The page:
Kevin: I don't have anything to add to this list. The personal decisions are insane and the solution so neat it means that it would be easy for them to get home by tomorrow. In almost every other case, truly terrible episodes have had at least some clue as to what went wrong. An errant note and an INSANE director made Code of Honor happen, for example. This one....I just have no idea what happened. If the only problem with the episode had been the universe breaking problem of the implications of this technology, I might have found something to hang my hat on, but after Paris goes to warp 10, every single decision the writers made seems to be the worst possible one they could make and with no apparent reason for them doing so.

Matthew: Here's how I would have fixed this episode. I would have the problem with transwarp not be "lizard evolution," but simply the size of the universe. If there were no way to reliably guide the ship to a particular destination, the sheer size of the universe would render the chances of reaching your desired goal unlikely within the lifespan of any of the crew, not to mention Earth's solar system or the universe itself. I think there would be a really good science point to be made, and a new character challenge - to be so close to a solution and yet to be undone by something so fundamental to the universe.

Acting

Matthew: Robert Duncan McNeill was really good in a few stand-out scenes. His plea to the captain to get he flight was good, as was his breakdown and lashing out afterward. He does a decent job with his monster-movie scenes, too. So none of this travesty is on him, really. Kate Mulgrew is also solid.

Kevin: Even the finale, on its own, had a touch of the emotions the scene was calling for, and that's because the actors were giving it their all. It's hard to come up with something else to say than to imagine going up to them and giving them a gentle punch in the arm and sympathetically saying, "You gave it your best."

Matthew: Robert Picardo got the (intentional) laugh line of the show with "Wake up, Lieutenant!" It was perfectly delivered. I enjoyed watching him try to keep up with the changes to Paris. Ethan Philips, Roxann Dawson, and Garret Wang were all good in the Mess Hall scenes, too.


Production Values

Matthew: For the most part this is a bottle show. The shuttle was a standard model. The transwarp effect was just an iteration of the streaking stars, with a bit of blur applied. It was fine, nothing more. I liked the explosion in the holodeck, though I always wonder how Tom gets to being seated on the floor, and what Harry and B'Elanna were looking at from their desk.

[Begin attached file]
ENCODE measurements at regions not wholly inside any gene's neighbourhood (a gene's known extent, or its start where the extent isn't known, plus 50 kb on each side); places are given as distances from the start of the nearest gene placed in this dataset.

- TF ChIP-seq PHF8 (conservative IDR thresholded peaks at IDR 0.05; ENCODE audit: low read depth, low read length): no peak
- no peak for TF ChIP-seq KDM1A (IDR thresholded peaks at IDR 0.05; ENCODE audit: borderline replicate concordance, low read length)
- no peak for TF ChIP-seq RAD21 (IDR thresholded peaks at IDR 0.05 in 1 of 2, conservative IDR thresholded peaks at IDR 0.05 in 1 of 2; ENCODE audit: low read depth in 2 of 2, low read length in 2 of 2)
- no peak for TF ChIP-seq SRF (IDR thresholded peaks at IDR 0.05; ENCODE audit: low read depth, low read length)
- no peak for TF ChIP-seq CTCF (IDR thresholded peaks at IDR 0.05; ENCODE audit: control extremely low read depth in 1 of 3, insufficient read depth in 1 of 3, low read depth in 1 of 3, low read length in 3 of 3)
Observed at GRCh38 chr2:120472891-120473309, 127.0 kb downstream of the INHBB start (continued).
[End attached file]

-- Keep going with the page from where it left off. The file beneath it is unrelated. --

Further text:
Kevin: I think they should have had B'Elanna and Harry watching from Engineering. It would have helped string the viewer along for another second. The planet was pretty ho-hum. It reminded me of the jungle from Shades of Grey, and the CGI lizard babies were not really well rendered at all.

Matthew: Makeup and creature effects were quite good. Only the removable tongue looked silly. Everything else was sufficiently detailed, disgusting, or strange, without looking cheap. This episode won an Emmy in the category. Which is either really cool or really upsetting, since Trek never won an Emmy for acting or writing in an actually decent episode.

Kevin: The tongue thing was weird because the tongue is actually a much bigger piece of muscle that is anchored in the jaw, so it just looks like Tom bit his off, which is also upsetting. The monster make-up was good, overall, though, and it's sad it wasn't in service of a better episode.

Conclusion

Matthew: This one is pretty schizophrenic. It has some good elements, and was pretty decent for a third or even half of its run time. But it utterly self-destructs by the end, and does serious damage to the credibility of the writer, the series, and perhaps even the franchise. It's just irredeemably stupid and silly on so many levels. If this isn't a 1, nothing is (Note: I still prefer this to any Abrams production). 

Kevin: Yeah, what else is there to say? It's a mess that almost defies analysis. Was everyone, like down to the craft services guy just exceptionally high that week? After a first third that hints at a pretty awesome episode, it goes off the rails in such a way as to be offensive to all rails anywhere? I agree with the 1 for a total of 2, and let us never speak of this episode again.

Podcast



5 comments:

  1. There seems to be a server error when trying to listen to this one :(

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    1. Hmm... I will double check the links later today. Thanks for the head's up.

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    2. Still no luck getting this to play.

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  2. I just tried the link and it works for me. What's your OS and browser?

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    Replies
    1. No, wait, got it. Must have been my end. Thanks.